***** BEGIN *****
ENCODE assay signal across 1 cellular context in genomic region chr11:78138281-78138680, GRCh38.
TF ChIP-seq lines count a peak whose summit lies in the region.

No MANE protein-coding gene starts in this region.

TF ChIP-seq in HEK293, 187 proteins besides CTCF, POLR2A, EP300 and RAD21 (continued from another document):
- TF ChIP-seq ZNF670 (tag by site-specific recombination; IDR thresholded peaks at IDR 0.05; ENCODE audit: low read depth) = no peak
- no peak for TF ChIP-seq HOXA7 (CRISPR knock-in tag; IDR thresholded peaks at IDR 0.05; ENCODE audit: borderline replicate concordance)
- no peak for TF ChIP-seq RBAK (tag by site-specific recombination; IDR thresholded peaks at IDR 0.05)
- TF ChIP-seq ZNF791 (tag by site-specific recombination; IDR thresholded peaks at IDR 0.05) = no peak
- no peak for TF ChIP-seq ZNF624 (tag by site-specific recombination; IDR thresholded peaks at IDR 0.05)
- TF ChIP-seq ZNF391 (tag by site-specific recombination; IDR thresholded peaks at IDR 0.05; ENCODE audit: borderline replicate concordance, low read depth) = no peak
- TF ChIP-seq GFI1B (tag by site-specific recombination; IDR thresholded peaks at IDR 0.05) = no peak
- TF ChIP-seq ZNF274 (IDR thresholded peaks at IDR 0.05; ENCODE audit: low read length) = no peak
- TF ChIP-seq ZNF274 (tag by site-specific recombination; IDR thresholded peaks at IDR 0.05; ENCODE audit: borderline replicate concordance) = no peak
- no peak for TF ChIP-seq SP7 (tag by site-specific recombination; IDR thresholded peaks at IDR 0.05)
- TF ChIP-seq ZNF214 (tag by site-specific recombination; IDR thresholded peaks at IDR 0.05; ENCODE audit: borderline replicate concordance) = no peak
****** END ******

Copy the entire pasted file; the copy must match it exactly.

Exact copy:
ENCODE assay signal across 1 cellular context in genomic region chr11:78138281-78138680, GRCh38.
TF ChIP-seq lines count a peak whose summit lies in the region.

No MANE protein-coding gene starts in this region.

TF ChIP-seq in HEK293, 187 proteins besides CTCF, POLR2A, EP300 and RAD21 (continued from another document):
- TF ChIP-seq ZNF670 (tag by site-specific recombination; IDR thresholded peaks at IDR 0.05; ENCODE audit: low read depth) = no peak
- no peak for TF ChIP-seq HOXA7 (CRISPR knock-in tag; IDR thresholded peaks at IDR 0.05; ENCODE audit: borderline replicate concordance)
- no peak for TF ChIP-seq RBAK (tag by site-specific recombination; IDR thresholded peaks at IDR 0.05)
- TF ChIP-seq ZNF791 (tag by site-specific recombination; IDR thresholded peaks at IDR 0.05) = no peak
- no peak for TF ChIP-seq ZNF624 (tag by site-specific recombination; IDR thresholded peaks at IDR 0.05)
- TF ChIP-seq ZNF391 (tag by site-specific recombination; IDR thresholded peaks at IDR 0.05; ENCODE audit: borderline replicate concordance, low read depth) = no peak
- TF ChIP-seq GFI1B (tag by site-specific recombination; IDR thresholded peaks at IDR 0.05) = no peak
- TF ChIP-seq ZNF274 (IDR thresholded peaks at IDR 0.05; ENCODE audit: low read length) = no peak
- TF ChIP-seq ZNF274 (tag by site-specific recombination; IDR thresholded peaks at IDR 0.05; ENCODE audit: borderline replicate concordance) = no peak
- no peak for TF ChIP-seq SP7 (tag by site-specific recombination; IDR thresholded peaks at IDR 0.05)
- TF ChIP-seq ZNF214 (tag by site-specific recombination; IDR thresholded peaks at IDR 0.05; ENCODE audit: borderline replicate concordance) = no peak